On 5 February this article by Francis X. Rocca appeared in The Wall Street Journal: Can Catholic Social Teaching Unite a Divided America? Subtitle: "President Biden, Sen. [Marco] Rubio and many non-Catholic thinkers see a way forward in the church’s long tradition of public discourse, even as they disagree in interpreting it." The article is behind a pay wall, but here is a brief excerpt:
What is Catholic social teaching? And why should it matter to the nearly 80% of Americans who do not belong to the church?A body of doctrine on law, politics and economics developed by popes since the late 19th century, Catholic social teaching has historically been more influential in Europe and Latin America than in the U.S. But some on both sides of the aisle, not all of them Catholic, say its concepts are especially needed at this fractured moment in American politics. “If you’re looking for a way to bridge differences and find some unity and healing, Catholic social teaching offers a path forward that challenges both right and left and calls us to work together for the common good,” said John Carr, a former adviser to the U.S. bishops who teaches at Georgetown University and who endorsed Mr. Biden last fall. “In a society with very few strong moral paradigms left, Catholic social thought is a well-organized tradition that has something for both left and right,” said Adrian Vermeule, a conservative professor of constitutional law at Harvard University. “Catholicism, despite or because of our polarized age, is becoming something like an organizing common language for a great deal of American public life.” . . .
Two of the central concepts of Catholic social teaching are solidarity and subsidiarity. Both have been influential beyond Catholic circles, including in European Union law, which considers them key principles.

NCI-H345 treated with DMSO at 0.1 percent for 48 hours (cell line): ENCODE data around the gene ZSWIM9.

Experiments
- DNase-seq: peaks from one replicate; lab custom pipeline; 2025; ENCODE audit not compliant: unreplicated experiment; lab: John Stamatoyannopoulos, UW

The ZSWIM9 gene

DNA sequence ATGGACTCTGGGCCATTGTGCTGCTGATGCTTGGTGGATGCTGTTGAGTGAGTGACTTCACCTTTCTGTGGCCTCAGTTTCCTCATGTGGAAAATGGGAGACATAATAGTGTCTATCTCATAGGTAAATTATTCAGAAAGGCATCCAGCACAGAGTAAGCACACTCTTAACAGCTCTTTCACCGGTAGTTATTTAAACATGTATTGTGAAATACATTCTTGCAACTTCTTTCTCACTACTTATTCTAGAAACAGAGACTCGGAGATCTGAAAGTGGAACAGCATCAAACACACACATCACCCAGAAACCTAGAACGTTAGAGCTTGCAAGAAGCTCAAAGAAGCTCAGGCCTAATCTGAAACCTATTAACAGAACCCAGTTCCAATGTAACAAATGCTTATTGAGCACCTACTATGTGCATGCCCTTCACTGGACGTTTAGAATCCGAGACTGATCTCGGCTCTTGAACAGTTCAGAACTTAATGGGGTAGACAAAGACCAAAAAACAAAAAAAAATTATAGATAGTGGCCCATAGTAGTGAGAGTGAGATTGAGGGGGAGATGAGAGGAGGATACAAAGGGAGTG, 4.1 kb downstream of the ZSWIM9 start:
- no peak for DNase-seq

Pope John Paul II defined solidarity as “a firm and persevering determination to commit oneself to the common good; that is to say to the good of all and of each individual, because we are all really responsible for all.” According to David Gibson, director of the Center on Religion and Culture at Fordham University, “President Biden’s agenda reflects a Catholic notion of solidarity in many ways, perhaps most notably on issues of climate change, support for immigrants and refugees, economic equity and expanded health care.” The principles of solidarity and the common good “are reflected in a policy agenda that strengthens unions and prioritizes restoring workers’ rights eroded in the Trump era,” said John Gehring, the Catholic program director at Faith in Public Life, an advocacy organization in Washington, D.C. “Biden has a vision for economic dignity and a role for government in addressing inequality that is supported by a long history of Catholic social teaching.”
The second concept, subsidiarity, is generally understood as the principle that social and political activities should be organized insofar as possible at the local level. Or in the words of John Paul II, “a community of a higher order should not interfere in the internal life of a community of a lower order, depriving the latter of its functions, but rather should support it in case of need and help to coordinate its activity with the activities of the rest of society, always with a view to the common good.” . . .
Both progressive and conservative Catholics agree that neither major party’s program currently lines up with church teaching. “It’s very hard to find a candidate who reflects even 40% of Catholic social teaching in their views,” said Bishop [Robert W.] McElroy. “The parties bifurcate what Catholic social teaching holds out as most crucial.”Of course, Catholic social teachings are not the only alternative to the current ideological polarization in the American polity. The Reformed approach associated with Abraham Kuyper and his heirs constitutes a second great tradition of social and political reflection in what might be called the Christian Democratic legacy. For the relationship between the two, see my discussion in Political Visions and Illusions, chapter 8.